So what's the problem?
Ticks are small bloodsucking arthropods that mainly feed on domestic and wild animals and sometimes humans. They’ve caused great economic losses to the livestock market globally by transferring disease from animal to animal. There are many diseases spread by ticks, including: east-coast fever, tick-bite fever and Nairobi sheep disease. Global losses are estimated to be between US$13.9 and US$18.7 billion annually with over 800 million cattle constantly exposed to the threat of ticks.
What is this project doing?
CABI is looking for an organism that is harmful to ticks and could be used to control them, hopefully becoming a core component of a new integrated tick-control strategy. To do this, CABI has teamed up with the International Centre of Insect Physiology and Ecology to help in the search. An ideal natural enemy would be a highly infectious fungus which would debilitate the tick population. A fungus which inhibits the tick’s ability to feed or breed (but not initially kill the tick) could also be a successful control agent, and will be built into the testing regime. There are various species of tick that impact upon the livestock industry in Africa. For this project, two species that are highly damaging in central and east Africa have been selected: Amblyomma variegatum and Rhipicephalus appendiculatus.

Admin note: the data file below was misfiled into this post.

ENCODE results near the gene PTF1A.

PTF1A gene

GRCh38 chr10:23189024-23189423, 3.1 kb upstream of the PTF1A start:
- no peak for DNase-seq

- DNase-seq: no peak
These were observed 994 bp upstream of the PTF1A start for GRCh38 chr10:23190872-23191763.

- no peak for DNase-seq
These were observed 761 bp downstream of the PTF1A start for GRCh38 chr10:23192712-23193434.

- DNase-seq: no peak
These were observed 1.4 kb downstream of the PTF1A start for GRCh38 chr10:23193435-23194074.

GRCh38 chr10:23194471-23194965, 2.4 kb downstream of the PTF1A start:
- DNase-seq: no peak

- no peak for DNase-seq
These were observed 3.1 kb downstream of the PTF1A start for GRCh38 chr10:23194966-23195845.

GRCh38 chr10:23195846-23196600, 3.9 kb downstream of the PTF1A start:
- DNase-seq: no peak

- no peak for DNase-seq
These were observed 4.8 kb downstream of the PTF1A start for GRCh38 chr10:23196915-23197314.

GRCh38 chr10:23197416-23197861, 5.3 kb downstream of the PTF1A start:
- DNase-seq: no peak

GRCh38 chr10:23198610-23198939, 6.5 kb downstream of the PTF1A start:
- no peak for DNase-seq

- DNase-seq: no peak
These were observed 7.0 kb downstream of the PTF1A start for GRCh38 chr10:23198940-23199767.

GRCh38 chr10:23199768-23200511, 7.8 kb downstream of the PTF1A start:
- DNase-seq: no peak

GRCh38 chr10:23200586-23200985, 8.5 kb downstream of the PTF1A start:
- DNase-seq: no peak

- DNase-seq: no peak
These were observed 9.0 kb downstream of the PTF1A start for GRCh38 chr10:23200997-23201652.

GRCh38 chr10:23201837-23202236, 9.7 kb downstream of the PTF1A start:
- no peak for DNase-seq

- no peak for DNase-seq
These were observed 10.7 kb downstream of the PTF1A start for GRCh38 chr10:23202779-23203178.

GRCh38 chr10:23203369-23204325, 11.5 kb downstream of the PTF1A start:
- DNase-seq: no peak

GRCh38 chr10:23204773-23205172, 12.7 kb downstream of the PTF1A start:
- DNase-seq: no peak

Surveys are being carried out on grass pastures and on the actual livestock where ticks are collected and then taken back to the lab where they can be kept in a stable environment. Regular checks are made for dead ticks. For each dead tick all pathogens are collected and separated – these could be fungi, bacteria, protozoa or nematodes. Each pathogen is then identified and one sample kept and put into long-term storage whilst another will be used in further testing.
Results so far
A survey for ticks was carried out in Juja in central Kenya – an area commonly used for grazing livestock. Ticks were collected from both cattle and grass pastures and soil samples were also taken at random. 295 ticks were collected, most were from the Rhipicephalus genus. These ticks were kept in room conditions and any fungi that may have caused the death of the tick were collected. Samples of fungi were also extracted from the soil samples.
Address: ICRAF Complex, United Nations Avenue, Gigiri, P.O. Box 633-00621, Nairobi, Kenya
Tel: +254 20 7224450 /62
Tel: +254 (0)20 7224462
Infectious and Parasitic Diseases of Livestock (2 volume set)
by P Lefèvre, J Blancou, R Chermette, G Uilenberg
21 September 2010
Hardback / 9782743008727 / £241.00 / $460.00 / €315.00
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